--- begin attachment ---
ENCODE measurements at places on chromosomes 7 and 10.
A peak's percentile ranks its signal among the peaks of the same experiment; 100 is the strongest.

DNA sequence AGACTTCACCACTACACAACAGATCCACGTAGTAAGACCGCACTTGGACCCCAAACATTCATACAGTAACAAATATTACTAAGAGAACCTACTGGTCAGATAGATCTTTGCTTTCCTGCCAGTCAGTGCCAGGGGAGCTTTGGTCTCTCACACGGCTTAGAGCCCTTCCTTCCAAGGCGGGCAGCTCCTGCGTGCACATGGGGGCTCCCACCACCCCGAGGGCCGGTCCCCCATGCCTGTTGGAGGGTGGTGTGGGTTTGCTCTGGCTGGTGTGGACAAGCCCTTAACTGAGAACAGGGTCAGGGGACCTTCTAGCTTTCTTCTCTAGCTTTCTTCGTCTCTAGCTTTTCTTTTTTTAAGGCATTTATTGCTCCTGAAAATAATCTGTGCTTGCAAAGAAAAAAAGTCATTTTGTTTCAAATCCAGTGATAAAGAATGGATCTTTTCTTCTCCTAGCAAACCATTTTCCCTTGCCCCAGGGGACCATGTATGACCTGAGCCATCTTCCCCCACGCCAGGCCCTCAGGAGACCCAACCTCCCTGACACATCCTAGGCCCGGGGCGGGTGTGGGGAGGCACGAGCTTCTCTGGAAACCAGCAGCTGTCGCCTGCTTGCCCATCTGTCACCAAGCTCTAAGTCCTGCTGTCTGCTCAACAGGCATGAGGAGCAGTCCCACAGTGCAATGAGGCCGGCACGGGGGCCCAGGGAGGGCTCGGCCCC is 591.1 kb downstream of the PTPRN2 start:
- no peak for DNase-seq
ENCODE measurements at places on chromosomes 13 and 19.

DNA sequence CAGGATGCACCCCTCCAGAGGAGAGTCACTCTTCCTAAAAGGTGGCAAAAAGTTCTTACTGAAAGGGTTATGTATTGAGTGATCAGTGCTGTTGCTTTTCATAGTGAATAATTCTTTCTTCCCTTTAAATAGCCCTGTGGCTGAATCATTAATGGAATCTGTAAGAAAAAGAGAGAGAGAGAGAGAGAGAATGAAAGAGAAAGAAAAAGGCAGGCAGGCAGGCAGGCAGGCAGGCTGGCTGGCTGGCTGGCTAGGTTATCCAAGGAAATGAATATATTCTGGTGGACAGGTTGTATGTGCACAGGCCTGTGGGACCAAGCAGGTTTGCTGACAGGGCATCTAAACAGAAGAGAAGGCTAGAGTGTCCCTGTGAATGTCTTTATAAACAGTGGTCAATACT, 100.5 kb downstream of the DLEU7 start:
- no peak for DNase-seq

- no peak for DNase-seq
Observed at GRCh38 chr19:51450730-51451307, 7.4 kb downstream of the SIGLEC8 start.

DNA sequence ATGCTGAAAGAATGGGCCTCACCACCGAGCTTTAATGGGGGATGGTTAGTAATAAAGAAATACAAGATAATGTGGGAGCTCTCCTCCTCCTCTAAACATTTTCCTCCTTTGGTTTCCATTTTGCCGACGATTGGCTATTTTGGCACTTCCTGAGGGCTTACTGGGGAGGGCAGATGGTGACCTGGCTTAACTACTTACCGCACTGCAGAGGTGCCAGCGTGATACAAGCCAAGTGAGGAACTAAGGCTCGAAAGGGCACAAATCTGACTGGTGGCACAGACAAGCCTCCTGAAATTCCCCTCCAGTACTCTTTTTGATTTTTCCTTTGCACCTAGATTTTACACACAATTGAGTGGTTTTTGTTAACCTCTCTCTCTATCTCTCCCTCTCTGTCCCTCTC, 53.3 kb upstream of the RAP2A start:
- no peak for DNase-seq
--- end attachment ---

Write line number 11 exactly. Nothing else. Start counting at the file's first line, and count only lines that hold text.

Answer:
- no peak for DNase-seq